Facebook Messenger App: Is the Backlash Fair?
Now, it goes without saying that Facebook is one of the more controversial social networks, but their recent effort to force people to install their standalone Messenger app has angered users more than ever before. The social media giant announced the split from their main Facebook app back in April, but the actual change only came into place earlier this month.
However, it's not just the inconvenience of installing yet another app that has got Facebook's mobile users all riled up, but more the privacy concerns that have been highlighted in the app's Terms of Service.
Some users took to the app store reviews to vent their frustration about the app, blasting it for being allowed to send texts and make calls on the users' phone devices.
The app can also - according to the Terms of Service - find accounts on users' phones, read contacts, take pictures and videos, record audio, download files and change network connectivity - all without notifying the user.
The full list of access requirements on an Android phone are as follows (iOS requirements are slightly different):
- Find accounts on the device.
- Read your own contact card.
- Read your contacts.
- Your approximate and precise location.
- Edit, receive and read your text messages.
- Directly call phone numbers.
- Read call log.
- Test access to protected storage.
- Modify or delete the contents of your USB storage.
- Take pictures and videos.
- Record audio.
- View Wi-Fi connections.
- Read phone status and identity.
- Receive data from internet.
- Download files without notification.
- Run at startup.
- Prevent device from sleeping.
- View network connections.
- Install shortcuts.
- Change your audio settings.
- Read Google service configuration.
- Draw over other apps.
- Full network access.
- Read sync settings.
- Control vibration.
Scary stuff, right?! Well, not really. The Messenger app isn't actually any more invasive than the main app, with the only difference being that Android users are told up-front about the requirements of access when they launch the Messenger app.
This has led to scaremongering as the list of requirements does read a bit like something out of a George Orwell novel, but it's only the same sort of access required by regular messaging apps, and really, Facebook are the good guys for a change for being so up-front about what they need to access on your phone when you launch the app.
Facebook tried to put the record straight themselves in a blog post saying: "If you install the Messenger app, you should see a screen letting you know that the app is asking for your permission to access information or use features from your Android phone or tablet. Almost all apps need certain permissions to run on Android, and we use these permissions to run features in the app. Keep in mind that Android controls the way the permissions are named, and the way they're named doesn't necessarily reflect the way the Messenger app and other apps use them."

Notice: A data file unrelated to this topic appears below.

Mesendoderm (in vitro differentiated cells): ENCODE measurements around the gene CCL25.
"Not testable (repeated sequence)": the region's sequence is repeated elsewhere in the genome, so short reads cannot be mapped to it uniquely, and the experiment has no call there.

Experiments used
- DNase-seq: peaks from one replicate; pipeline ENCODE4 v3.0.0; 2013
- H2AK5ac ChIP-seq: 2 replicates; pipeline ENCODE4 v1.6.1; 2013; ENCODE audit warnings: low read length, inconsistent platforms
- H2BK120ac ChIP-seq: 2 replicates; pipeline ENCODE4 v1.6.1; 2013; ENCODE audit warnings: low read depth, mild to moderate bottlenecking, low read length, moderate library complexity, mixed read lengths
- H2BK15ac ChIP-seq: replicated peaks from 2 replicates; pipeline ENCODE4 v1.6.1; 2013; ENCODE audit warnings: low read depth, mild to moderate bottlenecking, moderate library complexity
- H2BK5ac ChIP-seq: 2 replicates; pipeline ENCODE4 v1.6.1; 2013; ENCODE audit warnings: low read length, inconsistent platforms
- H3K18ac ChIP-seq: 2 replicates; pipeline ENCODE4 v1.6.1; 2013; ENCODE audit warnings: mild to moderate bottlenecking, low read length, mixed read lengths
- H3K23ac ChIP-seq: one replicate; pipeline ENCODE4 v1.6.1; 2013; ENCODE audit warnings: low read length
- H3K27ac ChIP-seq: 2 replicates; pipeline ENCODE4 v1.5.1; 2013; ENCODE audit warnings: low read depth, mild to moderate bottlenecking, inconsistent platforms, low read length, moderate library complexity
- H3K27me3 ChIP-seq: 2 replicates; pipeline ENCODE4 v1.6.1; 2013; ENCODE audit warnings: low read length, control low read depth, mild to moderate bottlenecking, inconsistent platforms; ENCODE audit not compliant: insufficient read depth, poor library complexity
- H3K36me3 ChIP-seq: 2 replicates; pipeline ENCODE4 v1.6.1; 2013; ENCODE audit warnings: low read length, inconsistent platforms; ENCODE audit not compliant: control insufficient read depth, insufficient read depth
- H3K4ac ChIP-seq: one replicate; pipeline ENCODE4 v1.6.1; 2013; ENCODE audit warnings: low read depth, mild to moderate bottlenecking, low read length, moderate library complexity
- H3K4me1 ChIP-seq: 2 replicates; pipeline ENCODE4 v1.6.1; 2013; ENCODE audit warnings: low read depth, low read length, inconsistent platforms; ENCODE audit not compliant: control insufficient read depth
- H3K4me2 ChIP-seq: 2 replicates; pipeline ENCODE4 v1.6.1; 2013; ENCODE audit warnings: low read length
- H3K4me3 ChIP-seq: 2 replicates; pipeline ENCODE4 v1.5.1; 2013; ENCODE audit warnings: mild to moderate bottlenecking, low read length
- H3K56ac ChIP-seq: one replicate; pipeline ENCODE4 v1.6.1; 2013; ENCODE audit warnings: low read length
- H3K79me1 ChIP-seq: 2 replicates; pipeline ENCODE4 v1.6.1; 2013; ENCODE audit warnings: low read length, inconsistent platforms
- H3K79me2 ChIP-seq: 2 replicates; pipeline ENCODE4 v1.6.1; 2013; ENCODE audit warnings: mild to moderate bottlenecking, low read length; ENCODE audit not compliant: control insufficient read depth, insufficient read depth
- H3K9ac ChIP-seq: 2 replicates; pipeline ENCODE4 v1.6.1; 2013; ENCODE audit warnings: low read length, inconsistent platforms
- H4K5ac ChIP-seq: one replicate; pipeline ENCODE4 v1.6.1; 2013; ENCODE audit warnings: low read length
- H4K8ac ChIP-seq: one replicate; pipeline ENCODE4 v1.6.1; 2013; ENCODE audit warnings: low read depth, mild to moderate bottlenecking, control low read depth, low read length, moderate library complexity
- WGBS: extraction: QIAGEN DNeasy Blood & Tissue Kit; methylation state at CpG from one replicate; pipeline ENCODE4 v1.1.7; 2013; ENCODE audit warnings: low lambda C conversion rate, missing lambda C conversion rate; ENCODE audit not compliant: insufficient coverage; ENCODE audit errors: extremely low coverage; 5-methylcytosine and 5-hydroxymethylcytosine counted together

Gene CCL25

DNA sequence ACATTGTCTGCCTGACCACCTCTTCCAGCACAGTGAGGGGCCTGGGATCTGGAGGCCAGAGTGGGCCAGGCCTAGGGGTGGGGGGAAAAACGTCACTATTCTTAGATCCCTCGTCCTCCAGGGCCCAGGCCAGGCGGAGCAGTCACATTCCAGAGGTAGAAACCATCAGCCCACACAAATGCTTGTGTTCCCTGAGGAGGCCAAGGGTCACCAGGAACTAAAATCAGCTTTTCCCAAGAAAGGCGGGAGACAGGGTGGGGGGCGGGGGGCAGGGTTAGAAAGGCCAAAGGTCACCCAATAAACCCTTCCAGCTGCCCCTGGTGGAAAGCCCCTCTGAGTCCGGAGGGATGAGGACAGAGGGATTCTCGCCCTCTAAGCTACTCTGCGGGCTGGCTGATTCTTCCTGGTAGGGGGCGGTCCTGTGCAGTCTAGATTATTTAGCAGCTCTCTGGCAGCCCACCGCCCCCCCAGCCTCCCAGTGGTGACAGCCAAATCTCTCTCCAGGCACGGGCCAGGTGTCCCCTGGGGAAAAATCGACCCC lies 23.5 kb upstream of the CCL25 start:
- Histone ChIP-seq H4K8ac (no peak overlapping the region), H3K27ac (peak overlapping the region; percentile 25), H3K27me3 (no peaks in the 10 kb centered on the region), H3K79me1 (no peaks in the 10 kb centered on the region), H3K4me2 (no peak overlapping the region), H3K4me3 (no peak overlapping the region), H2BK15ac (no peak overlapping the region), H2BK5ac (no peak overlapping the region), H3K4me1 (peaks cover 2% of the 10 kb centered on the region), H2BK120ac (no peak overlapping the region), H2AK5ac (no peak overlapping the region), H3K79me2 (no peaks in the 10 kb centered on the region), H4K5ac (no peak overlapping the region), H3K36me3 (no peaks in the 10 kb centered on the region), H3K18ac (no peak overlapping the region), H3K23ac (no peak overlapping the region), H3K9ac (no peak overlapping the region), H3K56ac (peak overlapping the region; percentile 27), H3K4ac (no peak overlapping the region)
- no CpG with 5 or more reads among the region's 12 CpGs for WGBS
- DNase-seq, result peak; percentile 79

The social network also went on to explain how these accesses would be used offering examples of each.
So, Facebook aren't going to use the Messenger app to spy on you or collect data on you, but to function as a properly-integrated messaging app.
The app needs permission to use your phone's microphone and camera for voice calling and video and picture messaging. The app can only edit/receive/send or read SMS messages so it can confirm that you've added a phone number to your Facebook account via an SMS confirmation code.
It needs to be able to make calls so you can call a Messenger contact straight from the app, and it also needs to read your contacts if you choose to add your phone contacts to your Messenger app.
So, for once Facebook aren't trying to collect data on us, or track us, but are simply being forced by Android to be up-front about the total phone access their Messenger app requires - so we can all calm down and stop worrying about the app...for now!
What do you think? Is the app's access requirements fair or will you still be deleting the app to protect yourself?
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